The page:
Divorce often leaves a lot of unanswered questions, especially for divorced spouses with children. At the top of the list is whether your new spouse's income will affect your child support. Read on to learn more.
How Is Child Support Awarded?
The court takes child custody and support very seriously, and in doing so, the judge considers several important factors to determine a reasonable amount of support.
These factors include:
- The child's daily needs
- The custody arrangement
- Medical needs
- Education costs
The judge calculates a basic child support obligation based on the above factors, the number of children, and the net income of both parents. Essentially, this is the estimated amount of money each parent should pay for their children each month. The court may deviate from the calculated amount if extraordinary expenses come up after the judge sets the original agreement.
Remarriage and Child Support
Florida does not calculate a new spouse's income into the child support obligation. Still, if remarriage results in a drastic change in financial status for the parent, the court may alter the support agreement.
In many cases, remarriage can change the circumstances surrounding a child support obligation, but only if additional factors alter the parent's financial circumstances. For example, if a mother with physical custody of her children remarries someone with a considerable income, the court may lower the father's child support payment. However, this does not mean that the judge adds the stepparent’s income to the mother's income for the child support calculation. Instead, the court may decide that the mother can afford to use more of her independent funds for child support.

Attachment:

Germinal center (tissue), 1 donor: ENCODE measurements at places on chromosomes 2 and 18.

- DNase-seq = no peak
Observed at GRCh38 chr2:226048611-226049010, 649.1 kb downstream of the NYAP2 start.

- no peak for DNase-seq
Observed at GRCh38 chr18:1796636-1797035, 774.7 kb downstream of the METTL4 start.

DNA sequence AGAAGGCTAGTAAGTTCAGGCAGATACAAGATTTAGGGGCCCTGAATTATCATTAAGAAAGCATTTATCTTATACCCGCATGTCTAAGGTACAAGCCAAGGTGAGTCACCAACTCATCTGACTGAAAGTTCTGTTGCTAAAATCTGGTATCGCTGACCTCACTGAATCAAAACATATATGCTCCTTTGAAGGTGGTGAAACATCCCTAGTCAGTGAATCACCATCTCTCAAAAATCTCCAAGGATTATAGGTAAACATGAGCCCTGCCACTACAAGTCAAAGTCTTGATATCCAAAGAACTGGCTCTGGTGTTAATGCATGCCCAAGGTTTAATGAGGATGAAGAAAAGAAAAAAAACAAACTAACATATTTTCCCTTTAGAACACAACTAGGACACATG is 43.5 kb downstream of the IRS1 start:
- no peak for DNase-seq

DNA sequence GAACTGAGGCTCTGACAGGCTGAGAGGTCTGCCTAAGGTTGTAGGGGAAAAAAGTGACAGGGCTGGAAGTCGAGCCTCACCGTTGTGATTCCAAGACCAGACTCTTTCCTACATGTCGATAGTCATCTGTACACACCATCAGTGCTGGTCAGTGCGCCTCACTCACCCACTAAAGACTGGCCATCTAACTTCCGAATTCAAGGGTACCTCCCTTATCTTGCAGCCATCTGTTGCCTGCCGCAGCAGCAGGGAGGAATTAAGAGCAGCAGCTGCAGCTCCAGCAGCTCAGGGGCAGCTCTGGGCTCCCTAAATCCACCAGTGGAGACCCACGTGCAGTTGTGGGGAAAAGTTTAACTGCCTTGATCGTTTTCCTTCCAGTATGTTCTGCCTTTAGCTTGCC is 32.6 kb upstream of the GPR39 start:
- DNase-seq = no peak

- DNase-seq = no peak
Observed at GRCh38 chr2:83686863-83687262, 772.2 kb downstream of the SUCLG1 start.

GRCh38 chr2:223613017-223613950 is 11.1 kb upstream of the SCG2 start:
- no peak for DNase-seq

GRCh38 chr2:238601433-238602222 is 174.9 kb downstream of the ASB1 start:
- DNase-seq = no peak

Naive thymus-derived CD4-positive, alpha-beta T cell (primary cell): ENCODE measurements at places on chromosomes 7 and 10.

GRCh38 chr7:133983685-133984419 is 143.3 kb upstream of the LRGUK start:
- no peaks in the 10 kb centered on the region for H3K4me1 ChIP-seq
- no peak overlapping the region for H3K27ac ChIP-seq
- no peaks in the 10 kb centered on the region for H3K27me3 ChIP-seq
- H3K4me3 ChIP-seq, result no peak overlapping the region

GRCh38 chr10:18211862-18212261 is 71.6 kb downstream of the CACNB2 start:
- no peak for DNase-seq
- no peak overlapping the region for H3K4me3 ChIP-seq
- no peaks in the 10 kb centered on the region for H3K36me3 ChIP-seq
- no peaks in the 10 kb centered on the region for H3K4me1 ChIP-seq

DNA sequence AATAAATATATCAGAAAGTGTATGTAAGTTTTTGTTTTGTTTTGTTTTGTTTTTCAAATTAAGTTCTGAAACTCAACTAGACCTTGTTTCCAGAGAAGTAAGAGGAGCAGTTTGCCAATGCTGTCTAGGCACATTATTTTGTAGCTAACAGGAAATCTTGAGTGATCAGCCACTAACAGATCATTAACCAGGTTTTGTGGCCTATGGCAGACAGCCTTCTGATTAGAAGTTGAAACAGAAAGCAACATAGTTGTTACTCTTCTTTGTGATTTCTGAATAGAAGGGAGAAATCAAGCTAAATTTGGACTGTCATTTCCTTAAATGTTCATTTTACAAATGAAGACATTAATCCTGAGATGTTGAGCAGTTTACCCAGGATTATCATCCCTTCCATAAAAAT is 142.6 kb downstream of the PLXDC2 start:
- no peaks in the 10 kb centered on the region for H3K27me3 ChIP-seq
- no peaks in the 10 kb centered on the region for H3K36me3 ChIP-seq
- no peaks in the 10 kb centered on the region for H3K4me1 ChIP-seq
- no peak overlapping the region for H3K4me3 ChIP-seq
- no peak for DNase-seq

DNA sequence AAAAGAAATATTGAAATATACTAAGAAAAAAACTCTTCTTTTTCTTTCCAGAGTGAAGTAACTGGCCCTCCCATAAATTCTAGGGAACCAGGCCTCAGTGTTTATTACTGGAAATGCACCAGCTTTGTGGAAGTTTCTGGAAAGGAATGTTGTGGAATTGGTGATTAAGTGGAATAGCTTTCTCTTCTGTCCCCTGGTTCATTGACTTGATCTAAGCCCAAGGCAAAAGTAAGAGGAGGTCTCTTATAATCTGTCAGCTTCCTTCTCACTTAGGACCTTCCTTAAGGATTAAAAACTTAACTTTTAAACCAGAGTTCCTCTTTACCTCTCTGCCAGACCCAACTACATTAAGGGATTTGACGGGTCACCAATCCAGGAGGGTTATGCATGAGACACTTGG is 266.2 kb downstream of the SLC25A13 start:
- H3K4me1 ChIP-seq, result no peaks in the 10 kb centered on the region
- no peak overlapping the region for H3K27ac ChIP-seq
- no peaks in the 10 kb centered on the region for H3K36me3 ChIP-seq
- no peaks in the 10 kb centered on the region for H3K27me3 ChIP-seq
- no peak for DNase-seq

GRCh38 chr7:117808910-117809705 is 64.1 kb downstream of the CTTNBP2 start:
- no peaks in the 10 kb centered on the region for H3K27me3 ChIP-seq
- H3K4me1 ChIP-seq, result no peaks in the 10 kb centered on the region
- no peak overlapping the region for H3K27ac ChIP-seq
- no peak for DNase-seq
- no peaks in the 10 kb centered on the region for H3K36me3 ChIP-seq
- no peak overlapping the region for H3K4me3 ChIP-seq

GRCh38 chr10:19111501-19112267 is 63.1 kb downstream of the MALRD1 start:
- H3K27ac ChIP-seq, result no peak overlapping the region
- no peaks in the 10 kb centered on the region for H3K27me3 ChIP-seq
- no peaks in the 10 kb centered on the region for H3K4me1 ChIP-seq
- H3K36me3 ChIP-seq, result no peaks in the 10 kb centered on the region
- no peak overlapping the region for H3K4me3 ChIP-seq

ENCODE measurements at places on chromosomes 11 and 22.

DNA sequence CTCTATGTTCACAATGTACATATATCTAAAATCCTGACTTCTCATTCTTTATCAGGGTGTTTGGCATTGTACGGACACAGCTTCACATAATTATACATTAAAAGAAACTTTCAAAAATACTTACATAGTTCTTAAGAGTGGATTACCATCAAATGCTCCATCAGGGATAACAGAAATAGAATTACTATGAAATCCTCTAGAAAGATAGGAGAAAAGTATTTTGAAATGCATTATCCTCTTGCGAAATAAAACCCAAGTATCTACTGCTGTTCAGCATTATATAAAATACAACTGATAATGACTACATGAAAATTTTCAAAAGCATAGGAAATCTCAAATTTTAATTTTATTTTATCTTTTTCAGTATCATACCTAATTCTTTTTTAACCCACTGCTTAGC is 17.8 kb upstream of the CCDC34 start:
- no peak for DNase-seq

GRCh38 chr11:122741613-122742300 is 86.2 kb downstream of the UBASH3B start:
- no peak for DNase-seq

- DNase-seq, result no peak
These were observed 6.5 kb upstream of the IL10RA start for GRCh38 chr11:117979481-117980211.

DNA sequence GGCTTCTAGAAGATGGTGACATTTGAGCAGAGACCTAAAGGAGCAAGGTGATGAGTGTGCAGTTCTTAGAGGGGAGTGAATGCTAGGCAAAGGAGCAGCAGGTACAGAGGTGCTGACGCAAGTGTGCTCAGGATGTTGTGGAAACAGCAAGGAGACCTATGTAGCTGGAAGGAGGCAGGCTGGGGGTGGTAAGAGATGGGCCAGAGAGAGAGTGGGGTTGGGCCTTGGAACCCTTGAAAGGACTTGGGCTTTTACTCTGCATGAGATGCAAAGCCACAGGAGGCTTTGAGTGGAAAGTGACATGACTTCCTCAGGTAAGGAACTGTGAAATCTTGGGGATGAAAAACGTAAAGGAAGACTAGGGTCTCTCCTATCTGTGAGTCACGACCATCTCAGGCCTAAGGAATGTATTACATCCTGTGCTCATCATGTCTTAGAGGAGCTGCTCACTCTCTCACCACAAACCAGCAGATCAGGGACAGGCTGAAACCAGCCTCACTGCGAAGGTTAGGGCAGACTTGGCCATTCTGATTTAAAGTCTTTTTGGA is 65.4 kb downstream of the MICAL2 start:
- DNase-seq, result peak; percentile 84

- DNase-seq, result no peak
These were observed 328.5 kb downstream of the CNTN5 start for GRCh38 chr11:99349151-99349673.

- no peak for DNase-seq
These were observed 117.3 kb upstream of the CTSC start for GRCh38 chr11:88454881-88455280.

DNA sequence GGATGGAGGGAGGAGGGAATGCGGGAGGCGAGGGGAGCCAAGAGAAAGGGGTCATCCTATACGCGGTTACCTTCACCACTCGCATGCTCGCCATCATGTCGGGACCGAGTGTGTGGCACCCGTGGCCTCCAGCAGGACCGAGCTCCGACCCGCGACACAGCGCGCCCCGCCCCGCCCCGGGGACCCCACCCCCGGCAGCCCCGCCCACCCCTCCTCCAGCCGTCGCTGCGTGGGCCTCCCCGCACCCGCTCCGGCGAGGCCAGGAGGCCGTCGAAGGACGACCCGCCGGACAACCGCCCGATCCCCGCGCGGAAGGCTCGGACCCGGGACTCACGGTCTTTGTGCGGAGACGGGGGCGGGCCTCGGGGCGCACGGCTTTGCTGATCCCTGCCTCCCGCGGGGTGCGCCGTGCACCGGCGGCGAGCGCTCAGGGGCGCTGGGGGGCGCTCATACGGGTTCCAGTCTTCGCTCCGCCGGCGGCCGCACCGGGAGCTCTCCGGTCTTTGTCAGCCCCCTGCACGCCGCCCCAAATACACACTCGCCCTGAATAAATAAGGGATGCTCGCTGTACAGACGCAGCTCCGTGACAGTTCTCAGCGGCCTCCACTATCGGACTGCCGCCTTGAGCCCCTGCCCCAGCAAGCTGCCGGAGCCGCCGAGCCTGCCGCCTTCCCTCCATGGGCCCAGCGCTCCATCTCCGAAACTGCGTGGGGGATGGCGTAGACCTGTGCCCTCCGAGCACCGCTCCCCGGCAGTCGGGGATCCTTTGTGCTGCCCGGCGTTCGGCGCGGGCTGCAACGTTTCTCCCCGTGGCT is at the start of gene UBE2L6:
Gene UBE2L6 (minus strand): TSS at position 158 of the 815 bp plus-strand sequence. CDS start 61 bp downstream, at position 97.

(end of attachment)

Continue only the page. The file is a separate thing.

In some cases, a non-custodial parent’s remarriage may also alter the child support agreement. For example, if a non-custodial father remarries and has children with his new spouse, the court may decrease the amount of child support he owes due to his financial obligation to his new family. This is a substantial change in circumstances that does factor into the court's ruling on child support. However, the court will never increase a non-custodial parent's child support payment regardless of additional or shared income from a new spouse.
How Do I Know for Sure if I Experience Significant Changes?
Defining "significant changes" can be difficult, but there are two rules to consider when altering your child support obligation due to remarriage.
- Rule #1: Your household expenses increase. Children from a previous marriage have priority for child support purposes, but the court will consider additional costs for new children like childcare or medical expenses. For example, if a parent has a child with a new spouse, but the child requires intensive care due to a congenital health condition, the court may decide to reduce their child support obligation. Any request for modification should be because the burden of child support is too much in addition to the increase in household expenses, not because of remarriage.
- Rule #2: Your income changes drastically. If your income changes involuntarily, the court may choose to lower your child support obligation. For example, if you are laid off, fired, or unable to work due to an illness or injury, there is a drastic and involuntary change in your circumstances. Remember that your new spouse's income is not a variable in the child support calculation.
If your situation follows either of the above rules, you should consult an attorney about modifying your child support agreement.
Schedule a consultation with The Law Office of Paulette Hamilton, P.A. today for more information regarding child support.